The only exception to the above might be in the case where intermediaries are required to raise a certain amount in funds received or pledged prior to releasing this capital to the issuer. This could even be a blanket option across the board. If it were to be implemented, funds pledged or received should reach a certain level above what is actually required by the issuer, after consideration is paid to the intermediary, for example 120% of the actual net requirement. An option could then be provided, but perhaps only exercisable at a certain time to enable further raising to take place thereafter, and perhaps only in limited circumstances, such as following the mandatory disclosure of a material factor, i.e. a change in regulations affecting the particular industry and therefore the economics of the specific investment.
(vi) subsequent withdrawal rights (Italy only): should an investor have some further withdrawal right subsequent to the offer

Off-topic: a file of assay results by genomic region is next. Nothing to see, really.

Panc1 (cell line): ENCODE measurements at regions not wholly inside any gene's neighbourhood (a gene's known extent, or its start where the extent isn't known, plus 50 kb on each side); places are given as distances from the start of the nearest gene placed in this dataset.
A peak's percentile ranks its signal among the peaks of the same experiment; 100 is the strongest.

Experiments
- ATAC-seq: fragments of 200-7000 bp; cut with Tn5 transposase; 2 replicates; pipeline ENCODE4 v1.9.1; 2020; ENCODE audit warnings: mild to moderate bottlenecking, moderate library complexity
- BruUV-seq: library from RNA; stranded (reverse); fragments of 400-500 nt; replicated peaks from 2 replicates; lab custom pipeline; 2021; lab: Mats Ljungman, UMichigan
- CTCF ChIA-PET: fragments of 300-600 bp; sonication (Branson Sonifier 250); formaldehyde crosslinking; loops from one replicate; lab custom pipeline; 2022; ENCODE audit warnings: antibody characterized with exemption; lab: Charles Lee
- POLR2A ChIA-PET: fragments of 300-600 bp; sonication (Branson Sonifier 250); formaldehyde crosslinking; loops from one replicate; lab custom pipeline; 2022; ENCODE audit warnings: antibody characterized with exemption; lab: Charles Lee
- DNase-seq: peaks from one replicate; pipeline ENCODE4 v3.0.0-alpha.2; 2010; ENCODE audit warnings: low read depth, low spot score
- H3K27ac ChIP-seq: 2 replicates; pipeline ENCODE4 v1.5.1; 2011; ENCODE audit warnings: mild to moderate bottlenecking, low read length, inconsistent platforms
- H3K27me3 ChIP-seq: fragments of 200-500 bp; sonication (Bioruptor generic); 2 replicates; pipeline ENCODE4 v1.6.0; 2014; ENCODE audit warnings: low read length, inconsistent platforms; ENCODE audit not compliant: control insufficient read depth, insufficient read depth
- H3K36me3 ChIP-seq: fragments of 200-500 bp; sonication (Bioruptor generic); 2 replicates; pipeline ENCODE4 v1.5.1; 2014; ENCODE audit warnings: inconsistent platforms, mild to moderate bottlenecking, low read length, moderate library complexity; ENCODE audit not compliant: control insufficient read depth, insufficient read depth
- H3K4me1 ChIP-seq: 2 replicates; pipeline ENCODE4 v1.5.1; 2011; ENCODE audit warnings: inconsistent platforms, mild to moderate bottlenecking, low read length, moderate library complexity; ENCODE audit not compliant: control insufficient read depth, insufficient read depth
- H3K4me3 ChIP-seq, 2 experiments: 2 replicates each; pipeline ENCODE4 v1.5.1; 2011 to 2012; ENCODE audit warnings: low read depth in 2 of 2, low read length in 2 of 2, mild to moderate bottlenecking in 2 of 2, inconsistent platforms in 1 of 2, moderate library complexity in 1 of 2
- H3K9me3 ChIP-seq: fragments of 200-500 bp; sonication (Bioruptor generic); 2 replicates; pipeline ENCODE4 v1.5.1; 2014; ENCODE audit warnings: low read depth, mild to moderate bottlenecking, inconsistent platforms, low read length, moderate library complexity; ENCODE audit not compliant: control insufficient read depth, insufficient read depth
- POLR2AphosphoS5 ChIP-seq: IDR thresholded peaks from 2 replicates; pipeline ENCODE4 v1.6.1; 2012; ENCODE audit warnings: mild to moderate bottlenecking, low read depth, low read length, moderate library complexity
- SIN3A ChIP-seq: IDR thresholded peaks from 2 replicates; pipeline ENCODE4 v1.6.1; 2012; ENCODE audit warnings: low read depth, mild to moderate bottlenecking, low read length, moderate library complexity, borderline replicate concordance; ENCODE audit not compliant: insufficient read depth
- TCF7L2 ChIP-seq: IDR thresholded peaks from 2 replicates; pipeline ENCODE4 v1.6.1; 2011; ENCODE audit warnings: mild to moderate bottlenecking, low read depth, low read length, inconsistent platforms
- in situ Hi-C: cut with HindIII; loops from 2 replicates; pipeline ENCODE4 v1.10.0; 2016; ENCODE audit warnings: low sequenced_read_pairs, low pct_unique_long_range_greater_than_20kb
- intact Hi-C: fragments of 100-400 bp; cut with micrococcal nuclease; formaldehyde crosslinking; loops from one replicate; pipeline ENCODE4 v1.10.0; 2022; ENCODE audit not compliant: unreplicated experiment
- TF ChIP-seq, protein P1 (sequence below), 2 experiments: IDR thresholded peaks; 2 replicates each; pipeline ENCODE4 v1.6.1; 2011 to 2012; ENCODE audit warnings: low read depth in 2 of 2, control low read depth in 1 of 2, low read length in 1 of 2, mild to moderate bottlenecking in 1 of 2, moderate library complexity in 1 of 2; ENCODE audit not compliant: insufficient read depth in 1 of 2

For the reasons set out above, this should not be a general option. However, it could be an option in the event of a breach by an issuer or intermediary, particularly if some form of real and liquid security has been provided to the regulator and can be utilised relatively easily to enable the purchase of the securities back from the investor, for example. In the absence of a breach or any misconduct, investors should have the option to sell back to the issuer only (perhaps also the intermediary, subject to the above), but only provided there is a willingness and ability on the part of the issuer (or intermediary).
(vii) resale restrictions: should there be restrictions for some period on the on-sale of securities acquired through CSEF